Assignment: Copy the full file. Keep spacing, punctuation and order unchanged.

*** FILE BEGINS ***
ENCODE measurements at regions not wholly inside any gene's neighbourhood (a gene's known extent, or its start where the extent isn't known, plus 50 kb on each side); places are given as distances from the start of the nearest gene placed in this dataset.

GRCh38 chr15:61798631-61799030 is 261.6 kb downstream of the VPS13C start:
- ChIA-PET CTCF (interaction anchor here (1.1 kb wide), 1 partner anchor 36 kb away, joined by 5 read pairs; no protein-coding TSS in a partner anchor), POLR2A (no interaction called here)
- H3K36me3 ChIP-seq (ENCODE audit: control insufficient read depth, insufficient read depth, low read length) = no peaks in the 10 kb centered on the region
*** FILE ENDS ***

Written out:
ENCODE measurements at regions not wholly inside any gene's neighbourhood (a gene's known extent, or its start where the extent isn't known, plus 50 kb on each side); places are given as distances from the start of the nearest gene placed in this dataset.

GRCh38 chr15:61798631-61799030 is 261.6 kb downstream of the VPS13C start:
- ChIA-PET CTCF (interaction anchor here (1.1 kb wide), 1 partner anchor 36 kb away, joined by 5 read pairs; no protein-coding TSS in a partner anchor), POLR2A (no interaction called here)
- H3K36me3 ChIP-seq (ENCODE audit: control insufficient read depth, insufficient read depth, low read length) = no peaks in the 10 kb centered on the region